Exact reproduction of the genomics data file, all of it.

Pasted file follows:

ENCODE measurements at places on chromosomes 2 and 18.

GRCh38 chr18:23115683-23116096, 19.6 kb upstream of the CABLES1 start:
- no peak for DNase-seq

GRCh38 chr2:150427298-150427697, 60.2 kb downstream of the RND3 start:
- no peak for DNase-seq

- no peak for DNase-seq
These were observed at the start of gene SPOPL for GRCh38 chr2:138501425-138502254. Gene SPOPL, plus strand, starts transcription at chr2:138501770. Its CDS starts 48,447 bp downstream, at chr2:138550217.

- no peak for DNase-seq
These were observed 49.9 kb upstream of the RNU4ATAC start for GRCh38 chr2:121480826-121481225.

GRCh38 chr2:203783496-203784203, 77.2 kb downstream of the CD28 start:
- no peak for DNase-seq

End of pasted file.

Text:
ENCODE measurements at places on chromosomes 2 and 18.

GRCh38 chr18:23115683-23116096, 19.6 kb upstream of the CABLES1 start:
- no peak for DNase-seq

GRCh38 chr2:150427298-150427697, 60.2 kb downstream of the RND3 start:
- no peak for DNase-seq

- no peak for DNase-seq
These were observed at the start of gene SPOPL for GRCh38 chr2:138501425-138502254. Gene SPOPL, plus strand, starts transcription at chr2:138501770. Its CDS starts 48,447 bp downstream, at chr2:138550217.

- no peak for DNase-seq
These were observed 49.9 kb upstream of the RNU4ATAC start for GRCh38 chr2:121480826-121481225.

GRCh38 chr2:203783496-203784203, 77.2 kb downstream of the CD28 start:
- no peak for DNase-seq